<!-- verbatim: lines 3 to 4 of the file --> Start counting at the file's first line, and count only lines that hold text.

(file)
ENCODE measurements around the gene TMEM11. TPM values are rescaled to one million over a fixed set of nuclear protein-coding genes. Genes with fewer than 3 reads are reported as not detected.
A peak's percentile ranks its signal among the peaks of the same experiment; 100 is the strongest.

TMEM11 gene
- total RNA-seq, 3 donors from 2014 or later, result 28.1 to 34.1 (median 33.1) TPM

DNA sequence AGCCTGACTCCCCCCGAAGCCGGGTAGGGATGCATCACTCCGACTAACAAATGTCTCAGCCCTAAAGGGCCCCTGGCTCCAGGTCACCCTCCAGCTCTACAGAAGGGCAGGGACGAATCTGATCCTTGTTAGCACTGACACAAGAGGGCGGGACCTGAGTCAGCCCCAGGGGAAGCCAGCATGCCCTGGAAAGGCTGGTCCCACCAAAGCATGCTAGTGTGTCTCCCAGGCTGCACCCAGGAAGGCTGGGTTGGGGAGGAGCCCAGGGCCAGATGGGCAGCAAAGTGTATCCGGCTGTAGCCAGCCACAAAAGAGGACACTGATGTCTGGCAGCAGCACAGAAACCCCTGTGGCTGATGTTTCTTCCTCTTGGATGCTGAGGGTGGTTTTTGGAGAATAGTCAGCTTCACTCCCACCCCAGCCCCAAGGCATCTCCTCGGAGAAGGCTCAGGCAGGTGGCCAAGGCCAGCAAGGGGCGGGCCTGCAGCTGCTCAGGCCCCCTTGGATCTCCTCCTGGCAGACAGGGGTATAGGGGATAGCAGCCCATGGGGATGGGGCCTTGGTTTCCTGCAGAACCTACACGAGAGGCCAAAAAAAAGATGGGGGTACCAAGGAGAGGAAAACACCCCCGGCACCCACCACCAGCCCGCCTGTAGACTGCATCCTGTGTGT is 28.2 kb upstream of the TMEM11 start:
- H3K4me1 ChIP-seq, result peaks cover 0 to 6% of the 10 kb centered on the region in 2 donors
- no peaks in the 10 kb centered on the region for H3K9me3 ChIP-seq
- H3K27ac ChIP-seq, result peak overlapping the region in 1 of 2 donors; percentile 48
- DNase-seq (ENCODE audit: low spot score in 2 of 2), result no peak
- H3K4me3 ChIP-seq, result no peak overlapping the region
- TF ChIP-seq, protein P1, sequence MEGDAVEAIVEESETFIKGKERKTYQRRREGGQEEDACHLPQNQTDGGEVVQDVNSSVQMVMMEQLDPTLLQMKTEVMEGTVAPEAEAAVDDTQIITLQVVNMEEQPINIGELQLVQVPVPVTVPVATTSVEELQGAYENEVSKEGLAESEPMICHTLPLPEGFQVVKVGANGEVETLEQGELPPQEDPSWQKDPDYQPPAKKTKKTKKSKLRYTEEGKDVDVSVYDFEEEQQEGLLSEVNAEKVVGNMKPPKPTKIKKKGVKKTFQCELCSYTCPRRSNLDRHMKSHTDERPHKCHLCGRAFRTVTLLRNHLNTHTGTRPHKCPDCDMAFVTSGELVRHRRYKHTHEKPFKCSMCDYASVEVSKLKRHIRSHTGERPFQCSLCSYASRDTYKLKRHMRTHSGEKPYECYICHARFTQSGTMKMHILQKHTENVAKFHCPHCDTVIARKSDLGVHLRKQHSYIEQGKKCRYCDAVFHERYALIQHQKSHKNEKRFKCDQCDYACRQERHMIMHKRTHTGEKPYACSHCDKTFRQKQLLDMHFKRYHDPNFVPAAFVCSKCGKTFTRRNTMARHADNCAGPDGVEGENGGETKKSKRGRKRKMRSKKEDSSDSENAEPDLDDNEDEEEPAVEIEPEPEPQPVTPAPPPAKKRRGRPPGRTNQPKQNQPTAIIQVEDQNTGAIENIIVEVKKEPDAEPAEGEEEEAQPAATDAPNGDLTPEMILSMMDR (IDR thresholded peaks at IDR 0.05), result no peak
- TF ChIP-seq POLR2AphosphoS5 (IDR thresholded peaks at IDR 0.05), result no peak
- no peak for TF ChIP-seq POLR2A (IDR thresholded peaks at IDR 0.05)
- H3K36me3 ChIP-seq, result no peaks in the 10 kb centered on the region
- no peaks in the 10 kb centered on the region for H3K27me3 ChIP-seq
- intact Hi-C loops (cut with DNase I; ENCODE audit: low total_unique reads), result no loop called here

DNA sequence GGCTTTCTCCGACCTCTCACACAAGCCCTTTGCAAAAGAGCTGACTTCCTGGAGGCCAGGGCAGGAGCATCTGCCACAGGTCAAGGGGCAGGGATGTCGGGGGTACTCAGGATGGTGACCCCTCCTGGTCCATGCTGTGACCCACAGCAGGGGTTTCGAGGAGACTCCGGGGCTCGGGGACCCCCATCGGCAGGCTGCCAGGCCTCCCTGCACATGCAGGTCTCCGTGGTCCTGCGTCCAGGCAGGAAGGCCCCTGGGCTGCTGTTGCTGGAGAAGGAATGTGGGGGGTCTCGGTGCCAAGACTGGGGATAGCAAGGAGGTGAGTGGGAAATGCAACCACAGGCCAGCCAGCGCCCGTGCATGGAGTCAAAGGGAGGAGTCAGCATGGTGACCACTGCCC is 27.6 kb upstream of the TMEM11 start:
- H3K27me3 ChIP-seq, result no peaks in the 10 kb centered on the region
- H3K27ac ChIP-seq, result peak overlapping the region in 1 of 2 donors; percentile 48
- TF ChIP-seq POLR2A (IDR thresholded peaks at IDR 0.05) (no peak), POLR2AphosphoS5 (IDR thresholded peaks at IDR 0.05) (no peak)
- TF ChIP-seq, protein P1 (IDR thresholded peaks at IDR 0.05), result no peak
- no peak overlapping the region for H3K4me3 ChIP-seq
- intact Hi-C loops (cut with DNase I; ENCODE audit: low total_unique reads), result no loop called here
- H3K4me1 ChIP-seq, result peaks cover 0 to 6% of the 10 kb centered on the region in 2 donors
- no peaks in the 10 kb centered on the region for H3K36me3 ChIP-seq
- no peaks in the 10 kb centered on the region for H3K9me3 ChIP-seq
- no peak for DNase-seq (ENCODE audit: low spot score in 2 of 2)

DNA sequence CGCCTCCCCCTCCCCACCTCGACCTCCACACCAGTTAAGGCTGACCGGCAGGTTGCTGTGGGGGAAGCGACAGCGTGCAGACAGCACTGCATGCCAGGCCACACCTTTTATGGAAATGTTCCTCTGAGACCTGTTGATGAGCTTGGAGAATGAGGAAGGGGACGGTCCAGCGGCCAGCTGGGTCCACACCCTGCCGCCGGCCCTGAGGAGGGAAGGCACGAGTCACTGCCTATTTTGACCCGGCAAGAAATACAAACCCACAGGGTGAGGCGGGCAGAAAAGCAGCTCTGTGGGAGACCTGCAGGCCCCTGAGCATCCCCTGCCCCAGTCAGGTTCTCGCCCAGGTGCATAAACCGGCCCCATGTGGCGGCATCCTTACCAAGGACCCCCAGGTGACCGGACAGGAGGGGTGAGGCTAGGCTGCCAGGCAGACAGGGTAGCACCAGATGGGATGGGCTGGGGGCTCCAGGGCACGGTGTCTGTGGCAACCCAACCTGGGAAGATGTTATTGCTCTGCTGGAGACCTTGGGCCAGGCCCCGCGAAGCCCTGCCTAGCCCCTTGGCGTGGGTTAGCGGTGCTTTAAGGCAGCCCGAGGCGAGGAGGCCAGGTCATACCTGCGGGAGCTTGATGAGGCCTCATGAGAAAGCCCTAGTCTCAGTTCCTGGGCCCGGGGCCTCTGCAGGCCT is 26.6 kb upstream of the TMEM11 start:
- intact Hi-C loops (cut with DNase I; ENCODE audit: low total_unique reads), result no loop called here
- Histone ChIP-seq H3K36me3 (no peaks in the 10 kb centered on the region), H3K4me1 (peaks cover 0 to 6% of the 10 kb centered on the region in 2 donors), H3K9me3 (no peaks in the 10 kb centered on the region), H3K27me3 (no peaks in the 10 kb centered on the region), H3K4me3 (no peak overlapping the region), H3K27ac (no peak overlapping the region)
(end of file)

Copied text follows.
TMEM11 gene
- total RNA-seq, 3 donors from 2014 or later, result 28.1 to 34.1 (median 33.1) TPM